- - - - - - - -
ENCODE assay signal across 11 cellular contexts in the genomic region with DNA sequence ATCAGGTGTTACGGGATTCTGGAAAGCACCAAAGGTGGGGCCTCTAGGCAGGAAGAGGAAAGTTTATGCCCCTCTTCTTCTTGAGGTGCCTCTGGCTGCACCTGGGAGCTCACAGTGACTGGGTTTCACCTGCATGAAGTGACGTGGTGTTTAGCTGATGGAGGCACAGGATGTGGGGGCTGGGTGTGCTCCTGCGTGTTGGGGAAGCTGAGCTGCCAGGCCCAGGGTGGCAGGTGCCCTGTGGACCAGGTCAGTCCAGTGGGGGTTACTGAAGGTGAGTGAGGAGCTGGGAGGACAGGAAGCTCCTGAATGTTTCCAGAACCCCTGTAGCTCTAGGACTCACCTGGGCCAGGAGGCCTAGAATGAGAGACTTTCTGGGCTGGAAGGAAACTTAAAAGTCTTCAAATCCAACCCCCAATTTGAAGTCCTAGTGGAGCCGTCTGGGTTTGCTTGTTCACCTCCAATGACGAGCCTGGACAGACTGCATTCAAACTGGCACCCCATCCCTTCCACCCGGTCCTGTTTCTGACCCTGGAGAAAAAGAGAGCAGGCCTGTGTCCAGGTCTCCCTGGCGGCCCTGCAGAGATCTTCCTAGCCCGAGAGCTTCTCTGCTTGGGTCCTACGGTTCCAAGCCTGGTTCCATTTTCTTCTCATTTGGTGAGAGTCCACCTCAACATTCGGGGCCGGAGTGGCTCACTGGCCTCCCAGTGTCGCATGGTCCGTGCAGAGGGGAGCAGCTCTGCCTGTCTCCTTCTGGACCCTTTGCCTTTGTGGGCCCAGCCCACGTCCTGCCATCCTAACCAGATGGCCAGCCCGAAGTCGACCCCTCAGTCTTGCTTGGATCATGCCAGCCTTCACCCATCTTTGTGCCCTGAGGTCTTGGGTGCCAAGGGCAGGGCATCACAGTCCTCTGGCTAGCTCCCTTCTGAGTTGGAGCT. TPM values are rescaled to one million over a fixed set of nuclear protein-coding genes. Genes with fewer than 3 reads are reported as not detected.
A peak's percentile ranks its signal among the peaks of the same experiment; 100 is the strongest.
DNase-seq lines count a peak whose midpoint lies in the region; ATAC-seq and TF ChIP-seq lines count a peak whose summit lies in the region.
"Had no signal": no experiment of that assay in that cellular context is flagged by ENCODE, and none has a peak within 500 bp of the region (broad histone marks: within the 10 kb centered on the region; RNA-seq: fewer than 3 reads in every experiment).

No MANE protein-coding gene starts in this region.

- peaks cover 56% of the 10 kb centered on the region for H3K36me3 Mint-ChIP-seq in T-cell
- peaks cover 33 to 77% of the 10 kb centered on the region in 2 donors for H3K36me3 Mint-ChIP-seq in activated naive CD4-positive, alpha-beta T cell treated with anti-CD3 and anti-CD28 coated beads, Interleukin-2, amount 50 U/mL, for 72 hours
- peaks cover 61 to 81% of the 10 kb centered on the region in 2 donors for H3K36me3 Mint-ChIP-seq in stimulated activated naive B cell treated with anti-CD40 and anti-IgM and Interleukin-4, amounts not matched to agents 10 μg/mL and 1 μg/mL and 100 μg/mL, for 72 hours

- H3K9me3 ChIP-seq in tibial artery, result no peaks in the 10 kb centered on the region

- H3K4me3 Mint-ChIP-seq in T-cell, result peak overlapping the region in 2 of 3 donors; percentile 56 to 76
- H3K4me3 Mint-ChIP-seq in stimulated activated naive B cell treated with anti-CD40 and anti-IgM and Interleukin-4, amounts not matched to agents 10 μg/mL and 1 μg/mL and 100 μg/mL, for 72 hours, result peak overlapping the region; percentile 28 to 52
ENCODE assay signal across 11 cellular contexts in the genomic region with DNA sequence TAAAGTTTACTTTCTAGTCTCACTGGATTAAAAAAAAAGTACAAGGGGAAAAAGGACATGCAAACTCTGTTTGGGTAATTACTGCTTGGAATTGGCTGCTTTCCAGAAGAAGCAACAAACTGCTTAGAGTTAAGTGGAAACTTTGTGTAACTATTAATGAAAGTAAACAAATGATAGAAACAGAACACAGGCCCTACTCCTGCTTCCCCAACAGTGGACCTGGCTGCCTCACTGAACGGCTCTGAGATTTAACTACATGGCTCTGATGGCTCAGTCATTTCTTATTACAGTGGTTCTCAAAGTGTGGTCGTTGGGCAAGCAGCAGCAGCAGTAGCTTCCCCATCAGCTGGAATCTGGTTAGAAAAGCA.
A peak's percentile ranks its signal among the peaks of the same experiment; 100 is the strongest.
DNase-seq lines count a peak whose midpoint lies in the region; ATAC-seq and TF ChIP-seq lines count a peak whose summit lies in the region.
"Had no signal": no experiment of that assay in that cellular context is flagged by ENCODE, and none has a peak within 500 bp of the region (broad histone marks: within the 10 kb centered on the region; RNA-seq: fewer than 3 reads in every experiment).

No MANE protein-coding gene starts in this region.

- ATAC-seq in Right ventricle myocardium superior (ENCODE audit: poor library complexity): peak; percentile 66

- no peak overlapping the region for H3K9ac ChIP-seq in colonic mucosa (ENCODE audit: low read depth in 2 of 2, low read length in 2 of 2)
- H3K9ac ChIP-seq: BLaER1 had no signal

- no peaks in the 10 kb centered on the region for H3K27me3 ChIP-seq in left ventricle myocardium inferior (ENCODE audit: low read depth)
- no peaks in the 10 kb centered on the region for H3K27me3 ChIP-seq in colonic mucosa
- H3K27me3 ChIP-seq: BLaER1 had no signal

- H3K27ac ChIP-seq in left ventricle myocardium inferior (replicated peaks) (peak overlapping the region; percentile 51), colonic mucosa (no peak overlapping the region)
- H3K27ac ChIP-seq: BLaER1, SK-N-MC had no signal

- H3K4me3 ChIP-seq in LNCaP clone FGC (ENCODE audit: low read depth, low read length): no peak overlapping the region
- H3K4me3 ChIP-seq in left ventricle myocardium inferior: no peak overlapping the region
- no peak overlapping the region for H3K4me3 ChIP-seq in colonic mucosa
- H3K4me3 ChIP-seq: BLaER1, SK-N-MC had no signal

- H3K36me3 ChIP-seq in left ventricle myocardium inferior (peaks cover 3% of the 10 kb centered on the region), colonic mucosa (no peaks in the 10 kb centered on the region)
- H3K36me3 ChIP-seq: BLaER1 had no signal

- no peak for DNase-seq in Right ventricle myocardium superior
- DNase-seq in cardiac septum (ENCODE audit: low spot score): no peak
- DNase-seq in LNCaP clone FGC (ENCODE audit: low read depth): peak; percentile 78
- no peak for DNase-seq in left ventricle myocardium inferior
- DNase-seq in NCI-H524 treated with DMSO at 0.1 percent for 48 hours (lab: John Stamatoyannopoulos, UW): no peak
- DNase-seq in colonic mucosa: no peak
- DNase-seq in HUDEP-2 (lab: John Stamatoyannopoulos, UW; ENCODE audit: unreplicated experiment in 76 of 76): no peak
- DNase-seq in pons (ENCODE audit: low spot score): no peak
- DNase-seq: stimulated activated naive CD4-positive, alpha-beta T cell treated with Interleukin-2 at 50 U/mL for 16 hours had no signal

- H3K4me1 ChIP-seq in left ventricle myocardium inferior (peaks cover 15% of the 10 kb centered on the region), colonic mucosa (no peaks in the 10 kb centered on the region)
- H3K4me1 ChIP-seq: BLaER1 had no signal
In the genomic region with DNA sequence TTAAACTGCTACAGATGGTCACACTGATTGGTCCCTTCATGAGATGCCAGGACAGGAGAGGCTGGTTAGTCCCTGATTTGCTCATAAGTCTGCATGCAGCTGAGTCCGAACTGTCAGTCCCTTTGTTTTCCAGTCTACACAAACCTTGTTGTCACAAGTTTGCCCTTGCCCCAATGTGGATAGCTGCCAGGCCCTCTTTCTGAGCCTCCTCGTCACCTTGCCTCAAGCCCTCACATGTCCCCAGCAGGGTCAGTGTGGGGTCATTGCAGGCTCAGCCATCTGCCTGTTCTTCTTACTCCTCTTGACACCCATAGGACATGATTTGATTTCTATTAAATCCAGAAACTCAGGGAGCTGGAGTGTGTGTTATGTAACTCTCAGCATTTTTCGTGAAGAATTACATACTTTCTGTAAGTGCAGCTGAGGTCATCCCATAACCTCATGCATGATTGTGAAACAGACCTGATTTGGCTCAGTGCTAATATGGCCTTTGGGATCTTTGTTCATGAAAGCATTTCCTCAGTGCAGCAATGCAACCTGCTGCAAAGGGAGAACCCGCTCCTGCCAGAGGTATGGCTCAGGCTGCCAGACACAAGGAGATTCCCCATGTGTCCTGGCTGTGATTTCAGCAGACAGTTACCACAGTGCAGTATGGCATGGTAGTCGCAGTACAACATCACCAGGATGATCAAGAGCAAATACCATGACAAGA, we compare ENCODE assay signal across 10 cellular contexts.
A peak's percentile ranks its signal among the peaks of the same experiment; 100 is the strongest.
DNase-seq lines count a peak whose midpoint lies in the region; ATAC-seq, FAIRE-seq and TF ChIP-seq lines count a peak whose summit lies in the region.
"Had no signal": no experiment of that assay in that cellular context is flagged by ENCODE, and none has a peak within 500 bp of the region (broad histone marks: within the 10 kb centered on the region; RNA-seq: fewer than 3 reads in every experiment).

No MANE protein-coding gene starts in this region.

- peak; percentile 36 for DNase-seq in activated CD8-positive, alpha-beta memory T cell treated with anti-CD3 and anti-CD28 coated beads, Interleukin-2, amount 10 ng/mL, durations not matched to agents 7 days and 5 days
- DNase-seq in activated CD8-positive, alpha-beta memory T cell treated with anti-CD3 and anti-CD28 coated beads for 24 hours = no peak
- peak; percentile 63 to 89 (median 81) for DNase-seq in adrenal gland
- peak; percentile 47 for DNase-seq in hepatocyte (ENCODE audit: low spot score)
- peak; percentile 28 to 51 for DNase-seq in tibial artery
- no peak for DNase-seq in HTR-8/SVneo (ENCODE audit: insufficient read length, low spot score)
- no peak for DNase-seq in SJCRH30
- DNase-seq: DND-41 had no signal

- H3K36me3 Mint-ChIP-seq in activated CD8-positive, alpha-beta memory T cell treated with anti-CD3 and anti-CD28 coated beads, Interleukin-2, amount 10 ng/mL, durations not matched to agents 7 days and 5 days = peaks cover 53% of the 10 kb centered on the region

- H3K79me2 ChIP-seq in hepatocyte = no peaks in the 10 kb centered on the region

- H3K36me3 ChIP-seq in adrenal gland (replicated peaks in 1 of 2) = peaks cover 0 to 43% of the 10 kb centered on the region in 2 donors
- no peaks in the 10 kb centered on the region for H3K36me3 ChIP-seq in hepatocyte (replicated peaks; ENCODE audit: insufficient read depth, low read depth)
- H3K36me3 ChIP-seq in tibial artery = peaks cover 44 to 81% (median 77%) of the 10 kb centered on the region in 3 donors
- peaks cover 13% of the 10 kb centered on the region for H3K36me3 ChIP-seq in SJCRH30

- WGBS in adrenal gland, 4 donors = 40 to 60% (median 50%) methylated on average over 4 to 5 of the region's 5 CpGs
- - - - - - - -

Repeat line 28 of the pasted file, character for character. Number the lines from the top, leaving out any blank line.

- H3K4me3 ChIP-seq: BLaER1, SK-N-MC had no signal